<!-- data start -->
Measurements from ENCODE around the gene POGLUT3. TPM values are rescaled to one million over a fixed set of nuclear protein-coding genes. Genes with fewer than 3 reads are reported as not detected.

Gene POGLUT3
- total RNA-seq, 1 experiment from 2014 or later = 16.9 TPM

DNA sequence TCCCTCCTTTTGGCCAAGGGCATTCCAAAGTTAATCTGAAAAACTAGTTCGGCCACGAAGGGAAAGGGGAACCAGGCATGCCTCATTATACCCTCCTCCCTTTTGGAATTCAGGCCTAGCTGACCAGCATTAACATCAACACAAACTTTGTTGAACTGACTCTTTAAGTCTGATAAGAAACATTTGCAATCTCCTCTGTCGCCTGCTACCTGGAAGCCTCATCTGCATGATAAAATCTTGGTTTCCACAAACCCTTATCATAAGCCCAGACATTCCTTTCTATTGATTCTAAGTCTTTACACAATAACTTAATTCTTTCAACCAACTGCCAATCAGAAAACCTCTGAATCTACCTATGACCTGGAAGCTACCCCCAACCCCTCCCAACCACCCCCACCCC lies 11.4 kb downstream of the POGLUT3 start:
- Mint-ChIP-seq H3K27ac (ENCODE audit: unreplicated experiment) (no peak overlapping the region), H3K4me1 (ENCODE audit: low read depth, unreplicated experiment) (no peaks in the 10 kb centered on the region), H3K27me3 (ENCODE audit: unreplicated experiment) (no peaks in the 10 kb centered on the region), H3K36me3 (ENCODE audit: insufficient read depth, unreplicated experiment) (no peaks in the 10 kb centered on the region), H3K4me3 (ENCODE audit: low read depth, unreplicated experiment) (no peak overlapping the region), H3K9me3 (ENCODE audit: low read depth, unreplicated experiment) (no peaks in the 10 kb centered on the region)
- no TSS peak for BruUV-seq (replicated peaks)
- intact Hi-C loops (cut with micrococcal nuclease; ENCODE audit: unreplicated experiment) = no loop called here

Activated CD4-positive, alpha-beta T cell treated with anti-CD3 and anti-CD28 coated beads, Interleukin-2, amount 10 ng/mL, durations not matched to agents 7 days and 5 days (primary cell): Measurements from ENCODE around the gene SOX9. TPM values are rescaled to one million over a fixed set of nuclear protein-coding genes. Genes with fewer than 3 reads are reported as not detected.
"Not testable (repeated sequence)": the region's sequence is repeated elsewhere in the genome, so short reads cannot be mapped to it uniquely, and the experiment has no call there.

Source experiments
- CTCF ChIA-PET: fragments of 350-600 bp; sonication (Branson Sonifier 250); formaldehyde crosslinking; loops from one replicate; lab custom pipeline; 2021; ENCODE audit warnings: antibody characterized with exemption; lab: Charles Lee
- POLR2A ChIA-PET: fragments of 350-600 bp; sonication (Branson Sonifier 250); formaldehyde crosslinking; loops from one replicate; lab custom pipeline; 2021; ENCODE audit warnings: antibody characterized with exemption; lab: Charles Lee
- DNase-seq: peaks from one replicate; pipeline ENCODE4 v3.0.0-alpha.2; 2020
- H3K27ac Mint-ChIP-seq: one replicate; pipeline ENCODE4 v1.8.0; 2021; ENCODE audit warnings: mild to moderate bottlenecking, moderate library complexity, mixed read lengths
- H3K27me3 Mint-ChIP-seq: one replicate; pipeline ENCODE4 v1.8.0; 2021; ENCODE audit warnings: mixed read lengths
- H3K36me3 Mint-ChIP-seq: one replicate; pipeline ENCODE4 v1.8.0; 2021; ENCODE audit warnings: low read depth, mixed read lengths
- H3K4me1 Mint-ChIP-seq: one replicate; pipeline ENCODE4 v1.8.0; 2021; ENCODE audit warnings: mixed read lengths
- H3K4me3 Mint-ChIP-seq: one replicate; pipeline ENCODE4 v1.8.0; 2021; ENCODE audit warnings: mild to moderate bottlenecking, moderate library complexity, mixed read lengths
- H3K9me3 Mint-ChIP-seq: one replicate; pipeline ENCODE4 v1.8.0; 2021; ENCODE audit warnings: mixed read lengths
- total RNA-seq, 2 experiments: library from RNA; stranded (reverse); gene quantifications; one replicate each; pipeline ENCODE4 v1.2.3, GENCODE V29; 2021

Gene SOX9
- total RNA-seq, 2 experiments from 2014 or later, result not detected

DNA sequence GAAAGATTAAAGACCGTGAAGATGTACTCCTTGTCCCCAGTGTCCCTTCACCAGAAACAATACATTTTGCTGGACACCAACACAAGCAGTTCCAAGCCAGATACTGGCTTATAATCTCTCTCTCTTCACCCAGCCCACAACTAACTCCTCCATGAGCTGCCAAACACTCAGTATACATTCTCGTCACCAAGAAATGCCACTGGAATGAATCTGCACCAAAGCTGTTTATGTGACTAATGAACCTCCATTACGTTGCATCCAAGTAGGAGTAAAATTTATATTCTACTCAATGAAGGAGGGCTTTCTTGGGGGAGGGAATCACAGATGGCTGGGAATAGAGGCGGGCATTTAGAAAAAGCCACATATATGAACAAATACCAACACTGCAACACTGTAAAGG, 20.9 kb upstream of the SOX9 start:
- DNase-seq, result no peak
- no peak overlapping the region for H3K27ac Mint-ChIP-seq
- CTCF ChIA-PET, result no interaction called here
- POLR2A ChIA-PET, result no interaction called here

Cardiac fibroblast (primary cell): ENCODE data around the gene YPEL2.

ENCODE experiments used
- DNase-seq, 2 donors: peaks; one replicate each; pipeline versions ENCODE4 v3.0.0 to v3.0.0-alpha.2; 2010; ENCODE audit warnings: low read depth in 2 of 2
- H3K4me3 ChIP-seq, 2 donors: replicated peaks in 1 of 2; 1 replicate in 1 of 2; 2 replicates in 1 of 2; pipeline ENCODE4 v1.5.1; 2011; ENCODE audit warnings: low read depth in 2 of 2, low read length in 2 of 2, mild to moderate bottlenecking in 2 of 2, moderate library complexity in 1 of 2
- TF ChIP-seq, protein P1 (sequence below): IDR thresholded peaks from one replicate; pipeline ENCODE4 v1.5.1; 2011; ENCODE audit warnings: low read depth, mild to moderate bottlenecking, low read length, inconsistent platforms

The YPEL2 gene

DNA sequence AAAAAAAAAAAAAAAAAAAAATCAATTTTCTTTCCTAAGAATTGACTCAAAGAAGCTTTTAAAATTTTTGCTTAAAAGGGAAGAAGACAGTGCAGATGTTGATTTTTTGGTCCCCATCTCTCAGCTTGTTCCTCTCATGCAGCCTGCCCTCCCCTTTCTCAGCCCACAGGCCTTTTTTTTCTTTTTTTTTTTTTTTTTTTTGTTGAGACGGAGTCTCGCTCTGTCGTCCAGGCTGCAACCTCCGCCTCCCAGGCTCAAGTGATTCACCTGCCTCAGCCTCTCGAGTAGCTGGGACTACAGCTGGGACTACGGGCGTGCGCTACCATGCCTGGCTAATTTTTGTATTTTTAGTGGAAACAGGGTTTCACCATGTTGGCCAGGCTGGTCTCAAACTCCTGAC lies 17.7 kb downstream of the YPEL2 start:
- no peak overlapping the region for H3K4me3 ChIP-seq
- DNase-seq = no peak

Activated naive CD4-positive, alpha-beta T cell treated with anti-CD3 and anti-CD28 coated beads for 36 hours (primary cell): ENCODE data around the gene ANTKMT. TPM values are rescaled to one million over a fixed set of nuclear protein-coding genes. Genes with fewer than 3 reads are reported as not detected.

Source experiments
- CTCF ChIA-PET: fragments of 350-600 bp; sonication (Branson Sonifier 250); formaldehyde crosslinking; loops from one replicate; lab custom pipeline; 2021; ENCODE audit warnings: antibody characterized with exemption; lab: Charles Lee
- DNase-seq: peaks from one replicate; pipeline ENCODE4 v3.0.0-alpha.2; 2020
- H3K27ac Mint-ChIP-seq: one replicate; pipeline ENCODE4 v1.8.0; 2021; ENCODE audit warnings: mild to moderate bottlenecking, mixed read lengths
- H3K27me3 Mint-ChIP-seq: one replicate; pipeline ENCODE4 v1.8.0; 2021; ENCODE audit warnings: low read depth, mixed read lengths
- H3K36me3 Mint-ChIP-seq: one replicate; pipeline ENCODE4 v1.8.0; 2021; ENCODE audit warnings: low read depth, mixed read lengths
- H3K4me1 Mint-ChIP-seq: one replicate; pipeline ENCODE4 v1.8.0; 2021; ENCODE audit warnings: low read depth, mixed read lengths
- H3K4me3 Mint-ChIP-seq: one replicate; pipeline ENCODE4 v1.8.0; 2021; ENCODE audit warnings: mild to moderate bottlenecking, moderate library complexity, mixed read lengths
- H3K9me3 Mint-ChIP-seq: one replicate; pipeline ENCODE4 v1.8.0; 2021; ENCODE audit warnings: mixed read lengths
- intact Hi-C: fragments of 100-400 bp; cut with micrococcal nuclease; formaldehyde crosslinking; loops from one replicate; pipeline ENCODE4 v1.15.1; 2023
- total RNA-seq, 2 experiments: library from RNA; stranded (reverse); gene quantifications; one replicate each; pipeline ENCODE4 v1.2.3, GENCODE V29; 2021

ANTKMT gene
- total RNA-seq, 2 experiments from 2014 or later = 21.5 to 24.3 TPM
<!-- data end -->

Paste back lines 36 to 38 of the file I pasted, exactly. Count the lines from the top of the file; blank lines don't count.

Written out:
- DNase-seq = no peak

Activated naive CD4-positive, alpha-beta T cell treated with anti-CD3 and anti-CD28 coated beads for 36 hours (primary cell): ENCODE data around the gene ANTKMT. TPM values are rescaled to one million over a fixed set of nuclear protein-coding genes. Genes with fewer than 3 reads are reported as not detected.

Source experiments